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About The Alliance-independent. (Lincoln, Nebraska) 1892-1894 | View Entire Issue (Feb. 9, 1893)
It the besE
In the wet. It U especi
ally valnable as a means
of reaching he farmers.
Its circulation is an Uriie
In Nebraska as the cir
culation of all ibe "farm
Give The Alliance
Indetkndkxt a trial it
you waut good results.
Victory Rests on the
Party. Their Triumph Complete.
THEY STOOD UP
ifty-four Independents Staunch and True,
And with Them Stood Sixteen Demo
crats. ' There's G-lory Enough
"fAMEN! LET ALL THE
- And Won. Desperate Efforts of Republicans to Save
; "The Leaking Ship." They Tiy to Non i- '
nate a Gold-bug Democrat. Paddock
The Foi lorn Hope.
"""There is a time to . rejoice,". Baid
ISO UlU OV1UUIVU XA. VUM viauw aw v
come to the independents of Nebraska,
it never will.
That insolent and powerful enemy,
that has in every previous battle tri
umphed over them and driven them
tack brused and beaten, now lies bruis
ed and beaten on the field, with scarce
enough energy or courage left to raise
t.hfilr heads and iaouire: "Where are
The independents have chosen a
grand man to cross swordB with the
$ minions of Wall street in the "Ameri
can House of Lords."
Thev have chosen a man who will
easily borne the leader of the small
' thnnr .. valiant band of DODulists in con
gress. They have accomplished much
more thaa this: They vindicated their
I honand integrity as a party in this
sib.. They have given a death blow
7 to the republican party in Nebraska.
They have made it possible to wrest
the state from the rule oi the corpora
tions in two years from now.
HOW IT WAS DONE.
When Tuesday noon arrived, the
jam of excited visitors at the capitol
exceeded any thing known for years.
People of all parties seemed to have
rVamAlli the battle from afar" and
come to witness the final onset. Every
r m Tiber, except the sick senator from
i Off iha, was in bis Beat. When the
' roll call began deep silence reigned.
"Ames led oft with ' a vote for Allen.
"When Babcock's name was reached,
Allen" was his response Then the
first cheer broke forth. All was quiet
otn ni Mitln vnioA fn A Hon Than
loud r cheer. Still louder 'were the
Vjeers as North Sincla and With
nell fell into line. "Allen" rang cut
clear and strong from every independ-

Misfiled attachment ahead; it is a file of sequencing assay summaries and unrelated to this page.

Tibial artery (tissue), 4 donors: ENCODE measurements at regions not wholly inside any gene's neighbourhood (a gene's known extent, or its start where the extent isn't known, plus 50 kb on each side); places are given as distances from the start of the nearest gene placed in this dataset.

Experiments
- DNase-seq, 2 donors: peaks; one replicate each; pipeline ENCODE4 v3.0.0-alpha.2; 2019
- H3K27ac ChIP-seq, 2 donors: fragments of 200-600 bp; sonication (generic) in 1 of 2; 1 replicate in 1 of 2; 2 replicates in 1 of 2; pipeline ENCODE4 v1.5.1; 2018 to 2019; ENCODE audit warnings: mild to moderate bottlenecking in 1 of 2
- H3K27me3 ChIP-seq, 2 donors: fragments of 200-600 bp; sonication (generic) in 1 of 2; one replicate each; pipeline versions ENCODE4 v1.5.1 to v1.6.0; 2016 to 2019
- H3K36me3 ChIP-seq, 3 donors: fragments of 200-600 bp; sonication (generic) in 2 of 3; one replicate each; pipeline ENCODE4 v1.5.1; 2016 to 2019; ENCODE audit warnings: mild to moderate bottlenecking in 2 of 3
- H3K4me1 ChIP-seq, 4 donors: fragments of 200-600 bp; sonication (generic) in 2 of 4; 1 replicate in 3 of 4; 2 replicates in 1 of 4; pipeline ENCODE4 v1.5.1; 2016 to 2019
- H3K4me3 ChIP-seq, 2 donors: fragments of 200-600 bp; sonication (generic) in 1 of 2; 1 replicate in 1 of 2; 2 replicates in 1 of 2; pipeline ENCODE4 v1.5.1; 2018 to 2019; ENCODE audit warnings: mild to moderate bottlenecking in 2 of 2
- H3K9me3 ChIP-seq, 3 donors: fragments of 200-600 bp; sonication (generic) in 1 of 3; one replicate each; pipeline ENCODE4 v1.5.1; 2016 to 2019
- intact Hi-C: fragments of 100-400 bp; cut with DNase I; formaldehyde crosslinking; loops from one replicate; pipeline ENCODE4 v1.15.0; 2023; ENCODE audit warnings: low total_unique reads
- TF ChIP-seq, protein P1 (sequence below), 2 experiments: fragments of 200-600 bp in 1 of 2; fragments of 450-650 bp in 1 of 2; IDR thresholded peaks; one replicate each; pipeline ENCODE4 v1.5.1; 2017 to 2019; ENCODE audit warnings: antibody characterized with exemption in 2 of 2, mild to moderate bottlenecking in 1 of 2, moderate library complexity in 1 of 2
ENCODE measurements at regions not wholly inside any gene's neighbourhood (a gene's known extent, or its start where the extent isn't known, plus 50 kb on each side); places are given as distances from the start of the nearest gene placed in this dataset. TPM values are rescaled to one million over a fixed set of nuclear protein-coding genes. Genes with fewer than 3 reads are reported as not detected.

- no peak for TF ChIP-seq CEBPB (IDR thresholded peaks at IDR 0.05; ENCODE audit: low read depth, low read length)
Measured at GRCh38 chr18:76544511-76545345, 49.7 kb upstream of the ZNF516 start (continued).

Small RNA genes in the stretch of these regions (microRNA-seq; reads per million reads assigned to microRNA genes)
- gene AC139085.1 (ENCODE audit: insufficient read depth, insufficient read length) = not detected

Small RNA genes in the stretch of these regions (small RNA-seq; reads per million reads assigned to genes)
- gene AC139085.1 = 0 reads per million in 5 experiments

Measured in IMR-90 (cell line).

' ent The republicans all voted for
Paddock save two; Ricketts of Omaha
voted for Crounse, and Eyner for Paul
Vandervoort. When the roll-call clos-
s, ed, the Independents in the gallery
and lobby could hardly be restrained
till the result should be announced.
Senator Tefft (rep.) moved a call of the
house, but the motion called forth
such a storm of indignant protests,
rkread the significant result:
J "Allen "0 votes.
"Paddock 59 votes.
Crounse 1; Vandervoort 1. I there
fore declare W. V. Allen your, senator-
.n followed such a cheering as
waB never heard in that hall before. In
the midst of it Senator Everett (rep )
m' ?ed to adjourn. This was received
with hisses. Urged by several mem
rs of his own party, he withdrew it
, 'hen a aommlttee was appointed to no
tify llen of his election and bring
him before the .convention. He was
"reeled with great applause. Ma
thanked the convention in a few very
appropriate words that left an excellent
.irnpr ssion. Then the aenvsation at
mourned, ana ana tne maepencents ana
democrats enioved a season of hand-
Banner of the People's
PEOPLE SAY AMEN "
shaking and mutual congratulations.
. In the evening a ratification meeting
was hwld in Representatives' Hall,
Senator-elect Allen spoke first He
was followed by W. L. Greene, Capt.
Trevellick, Judge Broady, Represen
tatives Casper and Porter, J. M. De
vine, Prof. Jones, Chancellor Canfield
and others. W. B. Howard rendered
some fine humorous songs.
THE LAST WKEK'S FIGHT. w
The senatorial contest ' was scarcely
worthy of being called a contest until
within the last week of its duration.
From the time the independents met
in caucus January 31 and nominated W.
L. Green, the fight was on in earnest.
For a time the outlook appeared
gloomy for the Independents. This
was because of divisions and dissen
sions in their own ranks. These differ
ences grew out of facts and circum
stances that it would be tedious to dis
cuss at length now, but' thev were
briefly as follows:
On the night of Greene's nomination
seven or eigtt independents quietly
withe rew from the caucus. It is only
fair to Greene, as well as themselves,
to say that they did not withdraw as a
protest against his nomination: for
they withdrew before aiybody knew he
was to be the choice of the caucus.
They withdrew because they thought
the independents were cultivating too
intimate relations with the democrats.
The caucus had appointed a committee